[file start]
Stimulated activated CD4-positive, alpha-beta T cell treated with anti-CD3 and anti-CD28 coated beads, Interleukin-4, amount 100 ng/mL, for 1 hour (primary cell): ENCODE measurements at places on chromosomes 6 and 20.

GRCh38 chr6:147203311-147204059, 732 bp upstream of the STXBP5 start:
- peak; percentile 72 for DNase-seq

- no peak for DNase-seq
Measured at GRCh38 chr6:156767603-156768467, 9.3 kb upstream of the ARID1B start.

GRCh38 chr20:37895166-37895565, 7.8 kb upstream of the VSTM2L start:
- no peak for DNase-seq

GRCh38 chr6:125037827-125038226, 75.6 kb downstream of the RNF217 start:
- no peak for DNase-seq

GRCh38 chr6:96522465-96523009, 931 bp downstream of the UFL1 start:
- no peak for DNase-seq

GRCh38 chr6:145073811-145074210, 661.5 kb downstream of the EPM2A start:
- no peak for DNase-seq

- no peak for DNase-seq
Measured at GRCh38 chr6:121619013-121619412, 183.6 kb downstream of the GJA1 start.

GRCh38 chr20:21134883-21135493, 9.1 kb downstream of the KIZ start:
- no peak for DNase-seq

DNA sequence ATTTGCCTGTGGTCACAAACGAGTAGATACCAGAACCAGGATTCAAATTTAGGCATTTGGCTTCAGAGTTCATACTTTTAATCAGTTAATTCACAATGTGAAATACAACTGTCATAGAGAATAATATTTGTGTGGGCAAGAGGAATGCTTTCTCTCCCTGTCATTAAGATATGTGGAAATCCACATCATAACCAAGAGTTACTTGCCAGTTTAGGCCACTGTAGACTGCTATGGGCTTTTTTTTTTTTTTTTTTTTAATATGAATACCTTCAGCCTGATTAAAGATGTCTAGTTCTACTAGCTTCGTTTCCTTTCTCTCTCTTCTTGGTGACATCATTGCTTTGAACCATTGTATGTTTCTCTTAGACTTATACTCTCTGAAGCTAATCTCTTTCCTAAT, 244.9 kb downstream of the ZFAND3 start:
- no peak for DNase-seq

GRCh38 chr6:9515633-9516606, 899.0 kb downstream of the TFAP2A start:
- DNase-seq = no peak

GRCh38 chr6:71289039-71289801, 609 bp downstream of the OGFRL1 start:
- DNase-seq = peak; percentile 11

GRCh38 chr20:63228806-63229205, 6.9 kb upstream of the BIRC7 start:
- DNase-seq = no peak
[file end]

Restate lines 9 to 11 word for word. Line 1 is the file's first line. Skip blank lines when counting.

- no peak for DNase-seq

GRCh38 chr6:96522465-96523009, 931 bp downstream of the UFL1 start:
- no peak for DNase-seq